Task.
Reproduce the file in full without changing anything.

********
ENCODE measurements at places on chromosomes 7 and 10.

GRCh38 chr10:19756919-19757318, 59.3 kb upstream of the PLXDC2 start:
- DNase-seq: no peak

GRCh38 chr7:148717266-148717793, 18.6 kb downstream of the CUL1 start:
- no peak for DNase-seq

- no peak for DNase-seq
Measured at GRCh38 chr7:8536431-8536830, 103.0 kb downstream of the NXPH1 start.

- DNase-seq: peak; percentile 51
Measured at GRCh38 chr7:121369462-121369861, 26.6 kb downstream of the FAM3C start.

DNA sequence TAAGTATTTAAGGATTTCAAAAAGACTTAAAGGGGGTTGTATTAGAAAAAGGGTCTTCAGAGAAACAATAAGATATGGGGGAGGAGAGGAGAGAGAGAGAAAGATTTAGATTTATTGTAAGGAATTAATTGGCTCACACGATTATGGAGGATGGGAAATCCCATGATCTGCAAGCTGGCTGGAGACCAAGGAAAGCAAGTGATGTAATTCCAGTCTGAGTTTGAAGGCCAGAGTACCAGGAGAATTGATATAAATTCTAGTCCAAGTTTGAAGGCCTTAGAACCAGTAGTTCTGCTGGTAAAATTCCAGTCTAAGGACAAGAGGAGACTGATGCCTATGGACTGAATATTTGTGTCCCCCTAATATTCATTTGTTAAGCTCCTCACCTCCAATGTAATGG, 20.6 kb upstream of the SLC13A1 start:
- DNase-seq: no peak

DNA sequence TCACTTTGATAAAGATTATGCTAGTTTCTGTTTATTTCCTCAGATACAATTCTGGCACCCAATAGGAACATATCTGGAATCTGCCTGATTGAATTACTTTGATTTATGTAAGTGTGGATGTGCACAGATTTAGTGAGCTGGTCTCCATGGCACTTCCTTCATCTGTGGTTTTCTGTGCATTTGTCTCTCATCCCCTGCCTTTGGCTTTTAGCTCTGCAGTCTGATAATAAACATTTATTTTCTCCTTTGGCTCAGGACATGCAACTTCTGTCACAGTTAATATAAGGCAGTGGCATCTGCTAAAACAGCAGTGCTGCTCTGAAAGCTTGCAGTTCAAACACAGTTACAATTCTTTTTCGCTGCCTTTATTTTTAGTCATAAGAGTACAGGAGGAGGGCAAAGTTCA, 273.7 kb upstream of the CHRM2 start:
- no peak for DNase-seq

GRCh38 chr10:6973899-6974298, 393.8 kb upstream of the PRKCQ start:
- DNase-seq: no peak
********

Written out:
ENCODE measurements at places on chromosomes 7 and 10.

GRCh38 chr10:19756919-19757318, 59.3 kb upstream of the PLXDC2 start:
- DNase-seq: no peak

GRCh38 chr7:148717266-148717793, 18.6 kb downstream of the CUL1 start:
- no peak for DNase-seq

- no peak for DNase-seq
Measured at GRCh38 chr7:8536431-8536830, 103.0 kb downstream of the NXPH1 start.

- DNase-seq: peak; percentile 51
Measured at GRCh38 chr7:121369462-121369861, 26.6 kb downstream of the FAM3C start.

DNA sequence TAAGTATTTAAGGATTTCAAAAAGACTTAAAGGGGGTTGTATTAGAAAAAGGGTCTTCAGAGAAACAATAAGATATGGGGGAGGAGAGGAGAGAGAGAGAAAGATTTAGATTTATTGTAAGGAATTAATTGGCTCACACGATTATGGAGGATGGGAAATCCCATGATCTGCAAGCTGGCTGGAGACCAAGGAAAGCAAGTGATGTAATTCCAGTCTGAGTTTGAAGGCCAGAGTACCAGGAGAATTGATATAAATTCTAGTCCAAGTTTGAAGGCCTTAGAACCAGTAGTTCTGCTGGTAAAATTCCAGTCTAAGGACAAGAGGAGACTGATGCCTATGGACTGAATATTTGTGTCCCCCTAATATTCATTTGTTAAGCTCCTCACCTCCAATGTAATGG, 20.6 kb upstream of the SLC13A1 start:
- DNase-seq: no peak

DNA sequence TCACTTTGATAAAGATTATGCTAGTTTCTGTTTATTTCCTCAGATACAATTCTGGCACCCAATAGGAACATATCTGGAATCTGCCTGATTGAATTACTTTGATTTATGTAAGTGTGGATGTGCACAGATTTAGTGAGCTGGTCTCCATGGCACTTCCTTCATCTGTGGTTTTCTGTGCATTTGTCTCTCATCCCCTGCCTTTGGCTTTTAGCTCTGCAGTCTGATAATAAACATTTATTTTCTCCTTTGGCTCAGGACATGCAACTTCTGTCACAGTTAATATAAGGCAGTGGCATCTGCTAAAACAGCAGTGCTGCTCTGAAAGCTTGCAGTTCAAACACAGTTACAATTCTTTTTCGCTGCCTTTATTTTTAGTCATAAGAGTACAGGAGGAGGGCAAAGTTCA, 273.7 kb upstream of the CHRM2 start:
- no peak for DNase-seq

GRCh38 chr10:6973899-6974298, 393.8 kb upstream of the PRKCQ start:
- DNase-seq: no peak